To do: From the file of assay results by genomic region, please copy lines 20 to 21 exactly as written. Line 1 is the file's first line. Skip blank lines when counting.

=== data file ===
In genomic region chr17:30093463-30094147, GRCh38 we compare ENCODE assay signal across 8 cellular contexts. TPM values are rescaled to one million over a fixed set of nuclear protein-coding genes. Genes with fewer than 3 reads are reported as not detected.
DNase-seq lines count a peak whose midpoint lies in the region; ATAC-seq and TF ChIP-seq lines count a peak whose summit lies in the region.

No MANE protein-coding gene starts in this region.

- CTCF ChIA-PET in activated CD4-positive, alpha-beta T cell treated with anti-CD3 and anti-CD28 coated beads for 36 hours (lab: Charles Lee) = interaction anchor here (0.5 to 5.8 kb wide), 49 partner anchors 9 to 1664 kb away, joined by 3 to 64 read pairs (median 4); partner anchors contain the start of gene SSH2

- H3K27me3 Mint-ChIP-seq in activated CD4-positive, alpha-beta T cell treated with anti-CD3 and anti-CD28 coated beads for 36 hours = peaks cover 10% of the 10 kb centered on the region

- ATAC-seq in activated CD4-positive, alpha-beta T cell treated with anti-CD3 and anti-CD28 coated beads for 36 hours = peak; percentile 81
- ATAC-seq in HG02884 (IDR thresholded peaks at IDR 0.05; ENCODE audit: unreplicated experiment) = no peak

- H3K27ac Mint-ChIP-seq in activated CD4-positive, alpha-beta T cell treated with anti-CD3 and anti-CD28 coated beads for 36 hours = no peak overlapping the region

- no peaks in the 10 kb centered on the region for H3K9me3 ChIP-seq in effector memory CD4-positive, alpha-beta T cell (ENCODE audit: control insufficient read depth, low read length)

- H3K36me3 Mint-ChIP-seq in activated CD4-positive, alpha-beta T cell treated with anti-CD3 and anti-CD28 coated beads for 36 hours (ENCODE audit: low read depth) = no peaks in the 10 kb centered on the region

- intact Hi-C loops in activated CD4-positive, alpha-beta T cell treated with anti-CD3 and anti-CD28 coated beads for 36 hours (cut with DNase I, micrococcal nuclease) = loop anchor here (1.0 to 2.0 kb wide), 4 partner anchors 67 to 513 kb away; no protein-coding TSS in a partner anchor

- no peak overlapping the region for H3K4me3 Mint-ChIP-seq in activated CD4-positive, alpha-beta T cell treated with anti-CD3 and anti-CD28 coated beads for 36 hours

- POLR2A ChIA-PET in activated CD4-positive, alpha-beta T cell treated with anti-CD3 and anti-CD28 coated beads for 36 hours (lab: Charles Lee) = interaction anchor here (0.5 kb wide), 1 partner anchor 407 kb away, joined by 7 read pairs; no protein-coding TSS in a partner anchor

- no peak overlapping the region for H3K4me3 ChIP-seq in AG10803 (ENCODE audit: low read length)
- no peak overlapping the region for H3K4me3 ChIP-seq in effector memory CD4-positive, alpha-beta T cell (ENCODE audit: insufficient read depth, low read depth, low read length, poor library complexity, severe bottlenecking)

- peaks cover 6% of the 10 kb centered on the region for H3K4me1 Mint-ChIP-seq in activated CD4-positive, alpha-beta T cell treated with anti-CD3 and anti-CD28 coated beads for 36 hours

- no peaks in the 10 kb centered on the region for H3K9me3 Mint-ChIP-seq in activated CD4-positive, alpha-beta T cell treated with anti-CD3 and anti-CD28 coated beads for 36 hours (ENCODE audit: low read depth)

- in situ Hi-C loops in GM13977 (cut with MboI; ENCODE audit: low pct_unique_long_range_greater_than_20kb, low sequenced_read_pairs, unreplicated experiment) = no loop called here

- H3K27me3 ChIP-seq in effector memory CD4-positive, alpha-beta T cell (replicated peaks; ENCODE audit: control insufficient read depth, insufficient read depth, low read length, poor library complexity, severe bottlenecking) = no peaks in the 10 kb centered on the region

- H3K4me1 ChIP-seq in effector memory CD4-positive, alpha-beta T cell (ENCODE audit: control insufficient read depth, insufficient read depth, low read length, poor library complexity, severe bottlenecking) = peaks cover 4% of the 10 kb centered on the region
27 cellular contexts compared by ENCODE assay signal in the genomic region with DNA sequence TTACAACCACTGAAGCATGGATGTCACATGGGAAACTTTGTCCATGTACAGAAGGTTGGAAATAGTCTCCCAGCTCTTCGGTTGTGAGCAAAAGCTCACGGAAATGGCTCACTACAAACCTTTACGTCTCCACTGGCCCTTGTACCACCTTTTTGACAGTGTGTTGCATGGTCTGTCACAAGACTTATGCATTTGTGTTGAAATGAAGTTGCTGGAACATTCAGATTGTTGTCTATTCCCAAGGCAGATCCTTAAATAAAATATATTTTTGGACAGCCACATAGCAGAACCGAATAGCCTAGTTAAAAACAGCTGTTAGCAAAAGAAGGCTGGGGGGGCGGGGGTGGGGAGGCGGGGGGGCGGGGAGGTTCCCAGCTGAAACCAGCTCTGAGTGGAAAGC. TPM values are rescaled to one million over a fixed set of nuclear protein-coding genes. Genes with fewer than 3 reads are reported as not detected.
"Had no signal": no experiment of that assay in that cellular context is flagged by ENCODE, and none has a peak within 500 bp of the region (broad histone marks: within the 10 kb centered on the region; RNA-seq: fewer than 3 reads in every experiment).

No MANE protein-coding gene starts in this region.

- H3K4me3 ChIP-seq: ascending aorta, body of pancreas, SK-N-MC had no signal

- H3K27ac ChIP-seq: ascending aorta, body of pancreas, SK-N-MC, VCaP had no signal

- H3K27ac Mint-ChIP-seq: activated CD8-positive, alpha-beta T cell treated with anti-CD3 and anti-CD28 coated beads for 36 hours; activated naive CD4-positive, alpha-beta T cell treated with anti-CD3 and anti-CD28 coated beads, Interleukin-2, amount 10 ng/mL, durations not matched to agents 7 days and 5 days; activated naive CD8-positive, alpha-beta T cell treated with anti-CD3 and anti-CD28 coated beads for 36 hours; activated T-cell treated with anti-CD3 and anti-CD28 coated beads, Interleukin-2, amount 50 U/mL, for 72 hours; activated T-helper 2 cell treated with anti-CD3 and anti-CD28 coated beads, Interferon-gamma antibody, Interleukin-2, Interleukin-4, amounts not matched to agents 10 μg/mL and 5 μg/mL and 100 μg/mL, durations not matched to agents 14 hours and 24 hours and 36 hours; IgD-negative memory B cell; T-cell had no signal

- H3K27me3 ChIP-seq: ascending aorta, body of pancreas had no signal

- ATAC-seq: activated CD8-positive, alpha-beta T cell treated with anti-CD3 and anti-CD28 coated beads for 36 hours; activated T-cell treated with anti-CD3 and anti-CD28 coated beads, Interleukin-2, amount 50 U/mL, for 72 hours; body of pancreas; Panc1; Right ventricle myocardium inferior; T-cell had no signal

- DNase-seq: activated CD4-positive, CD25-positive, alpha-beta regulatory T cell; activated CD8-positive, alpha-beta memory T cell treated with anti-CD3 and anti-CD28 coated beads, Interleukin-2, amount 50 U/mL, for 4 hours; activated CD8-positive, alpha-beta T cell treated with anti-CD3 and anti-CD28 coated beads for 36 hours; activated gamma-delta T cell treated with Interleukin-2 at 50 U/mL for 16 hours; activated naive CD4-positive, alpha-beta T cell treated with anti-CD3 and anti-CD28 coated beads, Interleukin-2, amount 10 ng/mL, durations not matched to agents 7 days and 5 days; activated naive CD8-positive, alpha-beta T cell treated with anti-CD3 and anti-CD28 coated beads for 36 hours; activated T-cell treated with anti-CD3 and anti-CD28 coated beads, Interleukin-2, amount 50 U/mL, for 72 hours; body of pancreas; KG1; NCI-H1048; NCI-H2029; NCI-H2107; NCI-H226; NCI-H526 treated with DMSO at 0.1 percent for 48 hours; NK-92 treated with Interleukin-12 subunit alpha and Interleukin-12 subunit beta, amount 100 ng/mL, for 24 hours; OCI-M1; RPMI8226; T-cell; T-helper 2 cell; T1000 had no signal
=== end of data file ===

- H3K4me1 ChIP-seq in effector memory CD4-positive, alpha-beta T cell (ENCODE audit: control insufficient read depth, insufficient read depth, low read length, poor library complexity, severe bottlenecking) = peaks cover 4% of the 10 kb centered on the region
27 cellular contexts compared by ENCODE assay signal in the genomic region with DNA sequence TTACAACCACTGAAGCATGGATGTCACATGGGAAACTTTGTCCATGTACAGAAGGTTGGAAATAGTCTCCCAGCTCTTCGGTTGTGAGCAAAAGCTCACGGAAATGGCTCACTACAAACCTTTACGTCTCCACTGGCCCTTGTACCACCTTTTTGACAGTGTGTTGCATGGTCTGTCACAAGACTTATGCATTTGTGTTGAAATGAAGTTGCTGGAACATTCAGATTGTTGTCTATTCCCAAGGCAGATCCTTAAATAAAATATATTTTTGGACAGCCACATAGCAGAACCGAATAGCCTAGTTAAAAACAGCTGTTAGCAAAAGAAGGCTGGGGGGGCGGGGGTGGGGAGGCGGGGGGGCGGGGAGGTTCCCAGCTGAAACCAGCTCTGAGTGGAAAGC. TPM values are rescaled to one million over a fixed set of nuclear protein-coding genes. Genes with fewer than 3 reads are reported as not detected.